Sunday 23 December 2018

Throughput | Reaching 250 requests per second

In this post we look at how the throughput of my data visualization web application was improved to 267 requests per second in this iteration. This is a significant improvement with additional caching and application architecture modifications. Note that this new throughput is for the web application with a lot more functionalities like language support, machine learning models etc.

New throughput on load test: 267 request per second


Previous JMeter test results with load balanced deployment and model caching is here. The same load test is used again to see the improvement.

The load balanced architecture is described here.

JMeter test results with new throughput
JMeter Response time Graph is shown below.

JMeter Graph results is shown below.

Techniques so far and modifications applied

The previous caching technique focused on avoiding database hits. 

That employed a Django model based custom caching library. In addition to that, it also marked static files like js and images with down stream cache-control so that the browser does not download them each time. 

That far that is good. However

1) With the application there are a couple of scopes from improvement especially since a set of new features have been added among which language support is prominent. The Django application builds HTML templates to provision to clients. This includes all the html templates like navigation bar, user profile templates and page footer templates. Some template contents have to change based on say time, user, user language etc. However most templates once they have been generated based on one or more of the above can remain same and be reused. That's where template fragment caching comes in. A few things that can trip if not understood are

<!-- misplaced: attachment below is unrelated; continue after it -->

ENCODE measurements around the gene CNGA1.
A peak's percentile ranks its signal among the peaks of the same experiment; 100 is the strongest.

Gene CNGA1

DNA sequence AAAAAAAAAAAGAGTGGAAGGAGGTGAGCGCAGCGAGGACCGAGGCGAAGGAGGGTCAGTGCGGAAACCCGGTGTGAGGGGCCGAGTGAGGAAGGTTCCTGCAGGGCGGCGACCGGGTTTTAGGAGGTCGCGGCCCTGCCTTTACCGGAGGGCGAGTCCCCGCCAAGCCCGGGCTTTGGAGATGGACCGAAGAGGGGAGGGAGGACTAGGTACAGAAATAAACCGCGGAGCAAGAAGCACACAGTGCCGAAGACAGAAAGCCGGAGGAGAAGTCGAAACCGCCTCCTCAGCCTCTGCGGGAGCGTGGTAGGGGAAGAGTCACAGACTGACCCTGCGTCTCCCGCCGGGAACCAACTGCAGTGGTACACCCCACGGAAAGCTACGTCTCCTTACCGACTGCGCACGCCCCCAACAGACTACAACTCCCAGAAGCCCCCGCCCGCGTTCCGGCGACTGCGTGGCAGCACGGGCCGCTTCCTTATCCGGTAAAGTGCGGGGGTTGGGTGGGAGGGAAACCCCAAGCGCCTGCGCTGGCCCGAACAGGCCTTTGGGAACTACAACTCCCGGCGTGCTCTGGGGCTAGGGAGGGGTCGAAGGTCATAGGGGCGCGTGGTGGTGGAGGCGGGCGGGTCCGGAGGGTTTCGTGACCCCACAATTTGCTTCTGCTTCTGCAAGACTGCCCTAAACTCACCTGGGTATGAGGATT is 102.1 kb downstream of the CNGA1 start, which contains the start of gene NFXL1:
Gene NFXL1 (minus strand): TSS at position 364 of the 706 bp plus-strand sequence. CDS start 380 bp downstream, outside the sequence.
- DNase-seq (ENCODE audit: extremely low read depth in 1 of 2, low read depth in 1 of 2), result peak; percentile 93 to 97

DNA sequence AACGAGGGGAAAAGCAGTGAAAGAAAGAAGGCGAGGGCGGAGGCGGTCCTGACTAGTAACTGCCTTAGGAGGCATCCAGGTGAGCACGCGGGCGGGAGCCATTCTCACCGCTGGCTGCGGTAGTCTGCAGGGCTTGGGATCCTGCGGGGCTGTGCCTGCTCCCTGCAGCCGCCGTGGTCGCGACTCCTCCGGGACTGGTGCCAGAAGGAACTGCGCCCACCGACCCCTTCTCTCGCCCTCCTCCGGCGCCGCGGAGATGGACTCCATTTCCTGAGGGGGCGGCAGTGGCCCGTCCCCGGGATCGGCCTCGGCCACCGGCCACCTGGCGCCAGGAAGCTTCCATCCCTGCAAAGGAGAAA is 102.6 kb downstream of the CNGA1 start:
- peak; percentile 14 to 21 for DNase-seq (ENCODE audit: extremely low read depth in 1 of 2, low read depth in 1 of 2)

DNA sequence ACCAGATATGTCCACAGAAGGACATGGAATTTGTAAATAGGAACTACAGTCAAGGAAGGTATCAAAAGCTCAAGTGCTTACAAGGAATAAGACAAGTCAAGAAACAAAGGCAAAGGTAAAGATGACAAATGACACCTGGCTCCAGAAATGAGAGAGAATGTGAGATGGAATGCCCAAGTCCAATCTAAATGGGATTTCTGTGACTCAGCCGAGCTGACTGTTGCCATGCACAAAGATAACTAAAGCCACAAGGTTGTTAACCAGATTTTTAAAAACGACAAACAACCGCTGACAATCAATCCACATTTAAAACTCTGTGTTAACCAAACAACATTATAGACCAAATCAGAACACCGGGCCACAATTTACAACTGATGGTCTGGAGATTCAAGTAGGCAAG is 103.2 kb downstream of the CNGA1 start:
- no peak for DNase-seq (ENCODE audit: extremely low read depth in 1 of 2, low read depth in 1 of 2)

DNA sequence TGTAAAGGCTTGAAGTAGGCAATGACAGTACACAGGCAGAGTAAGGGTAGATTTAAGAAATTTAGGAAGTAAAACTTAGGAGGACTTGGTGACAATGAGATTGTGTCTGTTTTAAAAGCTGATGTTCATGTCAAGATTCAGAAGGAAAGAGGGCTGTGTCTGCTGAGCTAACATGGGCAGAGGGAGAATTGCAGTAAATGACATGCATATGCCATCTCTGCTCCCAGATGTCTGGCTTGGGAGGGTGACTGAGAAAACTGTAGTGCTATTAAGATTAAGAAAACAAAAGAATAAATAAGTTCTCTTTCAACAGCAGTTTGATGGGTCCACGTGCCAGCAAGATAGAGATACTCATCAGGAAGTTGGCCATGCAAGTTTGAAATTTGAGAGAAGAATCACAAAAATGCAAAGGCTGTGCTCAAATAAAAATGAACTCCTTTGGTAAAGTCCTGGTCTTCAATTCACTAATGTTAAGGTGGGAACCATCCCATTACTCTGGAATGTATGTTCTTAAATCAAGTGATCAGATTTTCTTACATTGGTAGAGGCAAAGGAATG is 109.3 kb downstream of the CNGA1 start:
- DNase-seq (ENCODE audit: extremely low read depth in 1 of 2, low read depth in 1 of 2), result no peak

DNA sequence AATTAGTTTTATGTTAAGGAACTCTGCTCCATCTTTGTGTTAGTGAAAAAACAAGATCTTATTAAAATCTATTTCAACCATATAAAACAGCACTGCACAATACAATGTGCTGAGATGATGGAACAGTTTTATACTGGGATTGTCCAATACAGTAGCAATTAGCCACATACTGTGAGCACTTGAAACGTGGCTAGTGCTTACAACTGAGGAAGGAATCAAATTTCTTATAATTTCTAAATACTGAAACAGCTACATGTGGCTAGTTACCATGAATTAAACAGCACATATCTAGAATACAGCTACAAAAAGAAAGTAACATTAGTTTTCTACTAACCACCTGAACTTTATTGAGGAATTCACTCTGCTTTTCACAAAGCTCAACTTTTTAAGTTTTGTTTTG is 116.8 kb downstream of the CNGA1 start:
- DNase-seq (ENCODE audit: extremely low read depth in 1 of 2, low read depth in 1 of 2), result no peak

• The gain from a single template fragment being cached is tiny. The return on investing in caching templates will only show as the number of concurrent requests on the application go up.
  • Also, locality of cache matters for template fragments. The savings to be made on time is small on each request. So even having to go to a cache on a different host will cost more than just building the template!. This mandates a local cache and is a modification to the architecture.
2) Each view generates a response based on the request. For most requests the response is the same. For example, the response to a request for getting 'Word counts for at 3 PM on 25 Dec 2018' is going to be the same. Such views need to be identified and cached. This helps with improving throughput.

3) Finally, one physical aspect of your deployment that can affect performance is thermal throttling of CPUs. It is a good idea to check this too.